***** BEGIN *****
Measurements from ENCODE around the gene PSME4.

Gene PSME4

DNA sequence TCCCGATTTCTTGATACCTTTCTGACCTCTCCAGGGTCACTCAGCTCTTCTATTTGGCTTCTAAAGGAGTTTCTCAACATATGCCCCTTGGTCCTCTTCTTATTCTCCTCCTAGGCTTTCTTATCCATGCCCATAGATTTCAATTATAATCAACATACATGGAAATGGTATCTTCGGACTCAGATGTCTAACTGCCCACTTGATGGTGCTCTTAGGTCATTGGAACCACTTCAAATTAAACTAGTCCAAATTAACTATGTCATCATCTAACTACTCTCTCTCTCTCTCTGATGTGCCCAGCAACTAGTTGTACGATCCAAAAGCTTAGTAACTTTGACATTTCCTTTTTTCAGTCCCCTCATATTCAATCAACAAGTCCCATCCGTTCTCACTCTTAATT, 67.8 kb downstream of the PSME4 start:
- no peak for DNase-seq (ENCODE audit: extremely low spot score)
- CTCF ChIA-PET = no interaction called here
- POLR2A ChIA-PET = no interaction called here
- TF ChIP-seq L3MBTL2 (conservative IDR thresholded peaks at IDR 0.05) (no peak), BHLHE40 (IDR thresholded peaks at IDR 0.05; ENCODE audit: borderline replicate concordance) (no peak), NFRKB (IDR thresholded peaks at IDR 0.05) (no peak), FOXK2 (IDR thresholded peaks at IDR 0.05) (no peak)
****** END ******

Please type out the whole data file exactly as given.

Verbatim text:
Measurements from ENCODE around the gene PSME4.

Gene PSME4

DNA sequence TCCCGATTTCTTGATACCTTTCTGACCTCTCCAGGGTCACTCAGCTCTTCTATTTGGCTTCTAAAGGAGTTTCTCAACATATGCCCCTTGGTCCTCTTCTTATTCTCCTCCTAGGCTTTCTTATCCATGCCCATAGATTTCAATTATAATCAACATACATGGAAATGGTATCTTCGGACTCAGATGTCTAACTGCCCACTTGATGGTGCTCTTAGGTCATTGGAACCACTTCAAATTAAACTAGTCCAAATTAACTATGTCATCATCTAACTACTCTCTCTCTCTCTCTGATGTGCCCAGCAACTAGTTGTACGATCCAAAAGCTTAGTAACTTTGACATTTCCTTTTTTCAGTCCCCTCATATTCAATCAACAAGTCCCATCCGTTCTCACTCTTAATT, 67.8 kb downstream of the PSME4 start:
- no peak for DNase-seq (ENCODE audit: extremely low spot score)
- CTCF ChIA-PET = no interaction called here
- POLR2A ChIA-PET = no interaction called here
- TF ChIP-seq L3MBTL2 (conservative IDR thresholded peaks at IDR 0.05) (no peak), BHLHE40 (IDR thresholded peaks at IDR 0.05; ENCODE audit: borderline replicate concordance) (no peak), NFRKB (IDR thresholded peaks at IDR 0.05) (no peak), FOXK2 (IDR thresholded peaks at IDR 0.05) (no peak)